The idea that a global free trade system causes inequality is fairly refuted. As many statistics and evidence has shown, the more trade is liberalised, the more developing economies benefit as they gain investment in their economies and individuals from developing nations can invest in developed economies. Rather the problem is that we don’t have a truly free trade system, as it is littered with huge quotas and tariffs that hinder the ability for businesses and entrepreneurs from developing economies to get their products and capital into developed nations markets. This is particularly seen in the agricultural sector, where the EU massively subsidises rich farmers and producers and in America where the regular Farm Bills usually benefit the richest corporate farmers. As a result of this government regulation, poorer farmers in regions such as Africa are unable to get their products into these marketplaces as they priced out, which further facilitates inequality. Thus, it is not free trade that creates economic inequality but rather government interference in trade and the marketplace. As Friedman says, “What we urgently need, for both economic stability and growth, is a reduction of government intervention, not an increase”.

[1] Library of Economics and Liberty. (). Barriers to Trade. Available: http://www.econlib.org/library/Topics/HighSchool/BarrierstoTrade.html. Last accessed 16th Feb 2014

 

[2] Chaffin, J. (2009). End of banana wars brings hope for Doha. Available: http://www.ft.com/cms/s/0/6a8e0ba4-e9e2-11de-ae43-00144feab49a.html. Last accessed 14th Feb 2010.

 

[3] Walt, V. (2010). Even in Hard Times, E.U. Farm Subsidies Roll On. Available: http://www.globalpolicy.org/social-and-economic-policy/international-trade-and-development-1-57/agricultural-subsidies/50555-even-in-hard-times-eu-farm-subsidies-roll-on.html?itemid=id#1057. Last accessed 14/01/14.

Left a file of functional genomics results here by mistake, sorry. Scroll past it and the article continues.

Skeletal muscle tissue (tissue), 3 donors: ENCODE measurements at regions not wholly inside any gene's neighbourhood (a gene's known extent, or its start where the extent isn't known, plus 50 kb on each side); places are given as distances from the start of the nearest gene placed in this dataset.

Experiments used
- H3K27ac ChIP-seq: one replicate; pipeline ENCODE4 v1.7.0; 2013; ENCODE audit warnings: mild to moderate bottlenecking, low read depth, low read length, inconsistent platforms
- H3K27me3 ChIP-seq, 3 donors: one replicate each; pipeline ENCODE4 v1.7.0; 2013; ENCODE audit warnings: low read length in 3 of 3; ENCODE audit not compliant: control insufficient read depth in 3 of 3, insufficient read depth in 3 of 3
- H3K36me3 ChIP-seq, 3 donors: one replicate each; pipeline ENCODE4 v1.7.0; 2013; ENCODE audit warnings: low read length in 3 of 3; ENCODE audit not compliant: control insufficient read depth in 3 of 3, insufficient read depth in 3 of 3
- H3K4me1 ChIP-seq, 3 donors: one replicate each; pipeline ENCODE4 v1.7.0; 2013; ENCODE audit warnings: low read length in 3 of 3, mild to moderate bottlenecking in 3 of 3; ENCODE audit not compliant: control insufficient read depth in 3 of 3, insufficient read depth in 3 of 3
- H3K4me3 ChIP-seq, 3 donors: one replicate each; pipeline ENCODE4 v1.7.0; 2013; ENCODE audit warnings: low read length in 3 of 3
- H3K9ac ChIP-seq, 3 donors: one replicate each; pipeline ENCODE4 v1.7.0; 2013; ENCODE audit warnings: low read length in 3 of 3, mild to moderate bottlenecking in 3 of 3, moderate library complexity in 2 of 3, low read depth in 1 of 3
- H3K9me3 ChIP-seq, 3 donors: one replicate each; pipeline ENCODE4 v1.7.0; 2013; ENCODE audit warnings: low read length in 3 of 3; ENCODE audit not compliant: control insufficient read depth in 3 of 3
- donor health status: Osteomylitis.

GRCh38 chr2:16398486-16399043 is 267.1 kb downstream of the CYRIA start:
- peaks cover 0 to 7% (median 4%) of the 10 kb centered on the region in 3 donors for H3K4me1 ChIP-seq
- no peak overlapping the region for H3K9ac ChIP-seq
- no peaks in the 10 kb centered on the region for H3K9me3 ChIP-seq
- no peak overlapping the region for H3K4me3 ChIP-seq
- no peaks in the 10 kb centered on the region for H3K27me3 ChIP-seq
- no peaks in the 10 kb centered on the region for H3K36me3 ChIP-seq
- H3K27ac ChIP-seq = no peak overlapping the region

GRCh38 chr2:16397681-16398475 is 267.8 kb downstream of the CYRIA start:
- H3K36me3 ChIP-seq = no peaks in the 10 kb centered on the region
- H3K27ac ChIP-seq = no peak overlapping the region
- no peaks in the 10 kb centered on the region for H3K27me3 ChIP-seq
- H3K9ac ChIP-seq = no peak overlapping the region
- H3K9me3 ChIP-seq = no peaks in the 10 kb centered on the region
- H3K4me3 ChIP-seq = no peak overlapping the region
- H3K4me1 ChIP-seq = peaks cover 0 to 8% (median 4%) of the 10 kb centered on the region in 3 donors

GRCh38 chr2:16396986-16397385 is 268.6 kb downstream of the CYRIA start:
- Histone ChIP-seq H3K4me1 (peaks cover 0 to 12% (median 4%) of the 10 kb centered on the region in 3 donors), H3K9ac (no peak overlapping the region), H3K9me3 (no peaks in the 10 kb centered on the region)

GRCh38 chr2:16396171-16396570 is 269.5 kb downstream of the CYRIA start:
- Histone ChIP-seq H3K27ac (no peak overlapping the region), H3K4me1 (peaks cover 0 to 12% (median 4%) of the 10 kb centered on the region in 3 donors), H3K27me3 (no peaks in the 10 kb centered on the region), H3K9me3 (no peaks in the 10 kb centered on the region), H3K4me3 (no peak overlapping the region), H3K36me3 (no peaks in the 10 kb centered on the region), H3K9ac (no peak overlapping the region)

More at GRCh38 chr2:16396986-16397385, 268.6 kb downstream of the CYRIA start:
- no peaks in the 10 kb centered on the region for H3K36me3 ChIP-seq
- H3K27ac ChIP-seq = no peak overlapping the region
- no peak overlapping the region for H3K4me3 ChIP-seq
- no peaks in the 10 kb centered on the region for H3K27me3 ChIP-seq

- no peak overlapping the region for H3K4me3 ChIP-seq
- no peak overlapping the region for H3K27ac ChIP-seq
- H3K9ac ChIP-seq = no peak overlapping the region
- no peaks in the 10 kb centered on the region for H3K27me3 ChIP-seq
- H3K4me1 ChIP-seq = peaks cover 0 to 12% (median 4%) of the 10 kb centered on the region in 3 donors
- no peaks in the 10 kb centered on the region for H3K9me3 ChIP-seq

[4] Walt, V. (2010). Even in Hard Times, E.U. Farm Subsidies Roll On. Available: http://www.globalpolicy.org/social-and-economic-policy/international-trade-and-development-1-57/agricultural-subsidies/50555-even-in-hard-times-eu-farm-subsidies-roll-on.html?itemid=id#1057. Last accessed 14/01/14.

 

[5] Walker, A. (2011). The WTO has failed developing nations. Available: http://www.theguardian.com/global-development/poverty-matters/2011/nov/14/wto-fails-developing-countries. Last accessed 15th Feb 2010.

 

[6] Lal Das, B. (2010). Strengthening Developing Countries in the WTO. Available: http://www.twnside.org.sg/title/td8.htm. Last accessed 15th Feb 2010.

 

[7] World Bank. (). Trade. Available: http://web.worldbank.org/WBSITE/EXTERNAL/EXTABOUTUS/0,,contentMDK:23262073~pagePK:51123644~piPK:329829~theSitePK:29708,00.html. Last accessed 16th Feb 2014.

 

[8] World Bank. (). Trade. Available: http://web.worldbank.org/WBSITE/EXTERNAL/EXTABOUTUS/0,,contentMDK:23262073~pagePK:51123644~piPK:329829~theSitePK:29708,00.html. Last accessed 16th Feb 2014.

 

[9] BIS (2011). Trade and Investment for Growth. London: The Stationery Office Limited. p15.